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Fort Pillow Massacre, by the Joint Committee on the Conduct of the War, May 5, 1864

The congressional joint committee quickly investigated the Fort Pillow incident. Senator and Committee Chairman Benjamin Wade of Ohio and Representative Daniel Gooch of Massachusetts traveled to Tennessee, Illinois, and Kentucky to interview 50 witnesses and issued a report within three weeks. Many newspapers reprinted the report, which concluded that the engagement at Fort Pillow ended in a massacre.

U.S. Senate Library

Fort Pillow Massacre, by the Joint Committee on the Conduct of the War, May 5, 1864

The Fort Pillow Massacre

After Confederate victories early in the Civil War, some members of Congress wanted greater involvement in military policy and strategy. In December 1861 Congress created a Joint Committee on the Conduct of the War to investigate the Union effort. One investigation concerned the Fort Pillow Massacre in Tennessee. On April 12, 1864, Confederate Major General Nathan Bedford Forrest led an attack that ended in a slaughter targeting African Americans among the surrendering Union troops. The committee’s widely published report made the Fort Pillow Massacre a rallying cry in the North.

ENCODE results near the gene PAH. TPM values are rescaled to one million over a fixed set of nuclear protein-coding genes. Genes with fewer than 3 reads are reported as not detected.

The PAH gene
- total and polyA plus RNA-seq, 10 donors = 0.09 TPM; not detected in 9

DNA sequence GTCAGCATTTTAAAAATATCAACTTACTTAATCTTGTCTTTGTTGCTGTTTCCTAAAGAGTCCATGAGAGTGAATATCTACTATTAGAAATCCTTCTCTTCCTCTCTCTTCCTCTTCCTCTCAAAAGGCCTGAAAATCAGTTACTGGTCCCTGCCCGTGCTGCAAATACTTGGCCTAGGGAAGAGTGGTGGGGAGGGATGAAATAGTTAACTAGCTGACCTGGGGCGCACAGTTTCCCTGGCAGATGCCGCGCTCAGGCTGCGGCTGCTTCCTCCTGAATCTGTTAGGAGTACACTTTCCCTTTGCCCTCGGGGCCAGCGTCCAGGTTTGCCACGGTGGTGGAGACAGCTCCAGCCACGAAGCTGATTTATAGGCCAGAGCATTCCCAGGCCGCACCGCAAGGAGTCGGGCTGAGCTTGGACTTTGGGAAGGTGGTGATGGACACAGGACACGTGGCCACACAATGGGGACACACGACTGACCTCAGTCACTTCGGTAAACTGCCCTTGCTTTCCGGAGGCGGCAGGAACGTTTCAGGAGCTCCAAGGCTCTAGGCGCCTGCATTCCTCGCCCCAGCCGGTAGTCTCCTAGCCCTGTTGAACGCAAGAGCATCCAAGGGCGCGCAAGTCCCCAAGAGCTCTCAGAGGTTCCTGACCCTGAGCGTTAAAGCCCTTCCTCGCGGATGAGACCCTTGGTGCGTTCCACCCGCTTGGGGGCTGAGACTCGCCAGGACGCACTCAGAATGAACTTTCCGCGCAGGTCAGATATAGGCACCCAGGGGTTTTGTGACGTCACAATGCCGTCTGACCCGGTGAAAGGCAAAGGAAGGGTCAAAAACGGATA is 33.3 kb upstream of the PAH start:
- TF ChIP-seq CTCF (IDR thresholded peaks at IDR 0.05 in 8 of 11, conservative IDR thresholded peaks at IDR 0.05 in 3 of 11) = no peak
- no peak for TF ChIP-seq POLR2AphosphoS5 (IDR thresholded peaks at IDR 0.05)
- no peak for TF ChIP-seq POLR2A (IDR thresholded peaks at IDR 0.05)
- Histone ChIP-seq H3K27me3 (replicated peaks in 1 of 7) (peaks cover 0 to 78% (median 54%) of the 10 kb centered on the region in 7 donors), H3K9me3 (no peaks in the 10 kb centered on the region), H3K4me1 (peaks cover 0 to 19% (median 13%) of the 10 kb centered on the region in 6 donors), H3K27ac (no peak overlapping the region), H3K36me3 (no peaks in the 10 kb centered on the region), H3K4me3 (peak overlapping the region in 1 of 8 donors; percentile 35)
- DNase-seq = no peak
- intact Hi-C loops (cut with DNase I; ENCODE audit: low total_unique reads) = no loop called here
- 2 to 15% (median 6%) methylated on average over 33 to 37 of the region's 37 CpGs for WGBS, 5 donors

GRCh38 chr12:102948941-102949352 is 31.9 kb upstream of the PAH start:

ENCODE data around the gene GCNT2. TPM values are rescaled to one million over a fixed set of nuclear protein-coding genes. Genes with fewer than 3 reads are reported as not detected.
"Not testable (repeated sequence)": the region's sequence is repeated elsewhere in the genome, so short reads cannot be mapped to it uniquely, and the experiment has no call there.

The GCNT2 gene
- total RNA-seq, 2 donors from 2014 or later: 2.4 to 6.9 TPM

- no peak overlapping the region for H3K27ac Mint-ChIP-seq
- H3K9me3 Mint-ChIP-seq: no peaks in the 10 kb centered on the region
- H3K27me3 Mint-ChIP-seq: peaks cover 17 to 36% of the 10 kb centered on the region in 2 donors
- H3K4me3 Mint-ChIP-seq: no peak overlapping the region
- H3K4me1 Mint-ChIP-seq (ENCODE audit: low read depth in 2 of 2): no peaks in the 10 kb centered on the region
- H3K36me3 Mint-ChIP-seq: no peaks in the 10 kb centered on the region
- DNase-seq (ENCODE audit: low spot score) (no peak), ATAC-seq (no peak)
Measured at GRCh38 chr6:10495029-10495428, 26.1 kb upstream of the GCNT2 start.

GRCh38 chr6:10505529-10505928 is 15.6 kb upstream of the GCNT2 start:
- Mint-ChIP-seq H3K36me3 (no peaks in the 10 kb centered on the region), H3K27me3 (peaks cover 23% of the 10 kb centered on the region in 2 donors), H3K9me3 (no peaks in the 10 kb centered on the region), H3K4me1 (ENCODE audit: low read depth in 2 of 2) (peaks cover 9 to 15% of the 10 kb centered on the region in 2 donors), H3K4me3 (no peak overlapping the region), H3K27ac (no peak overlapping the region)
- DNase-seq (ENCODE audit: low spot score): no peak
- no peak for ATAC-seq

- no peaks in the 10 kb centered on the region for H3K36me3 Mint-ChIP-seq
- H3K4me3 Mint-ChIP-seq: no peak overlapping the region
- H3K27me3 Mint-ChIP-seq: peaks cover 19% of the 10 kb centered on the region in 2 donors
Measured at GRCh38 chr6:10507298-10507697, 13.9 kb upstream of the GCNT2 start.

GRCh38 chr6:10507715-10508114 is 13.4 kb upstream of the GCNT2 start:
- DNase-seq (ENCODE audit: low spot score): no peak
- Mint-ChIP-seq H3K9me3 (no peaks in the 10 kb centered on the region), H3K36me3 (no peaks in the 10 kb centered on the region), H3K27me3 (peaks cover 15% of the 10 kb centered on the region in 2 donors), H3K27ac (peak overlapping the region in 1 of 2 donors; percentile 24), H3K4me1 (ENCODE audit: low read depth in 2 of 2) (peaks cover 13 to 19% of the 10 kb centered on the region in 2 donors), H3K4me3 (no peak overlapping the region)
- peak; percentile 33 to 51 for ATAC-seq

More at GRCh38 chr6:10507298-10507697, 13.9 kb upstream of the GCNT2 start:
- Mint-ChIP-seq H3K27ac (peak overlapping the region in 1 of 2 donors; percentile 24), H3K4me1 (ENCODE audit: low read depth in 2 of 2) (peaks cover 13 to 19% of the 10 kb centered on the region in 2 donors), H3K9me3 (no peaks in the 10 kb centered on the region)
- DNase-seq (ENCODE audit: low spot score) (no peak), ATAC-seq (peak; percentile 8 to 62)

I saw one of the rebels and told him I would surrender. He said, “We do not shoot white men.” . . . He ordered me away; he kept on shooting the negroes

Sergeant Henry F. Weaver, Fort Pillow Massacre, May 6, 1864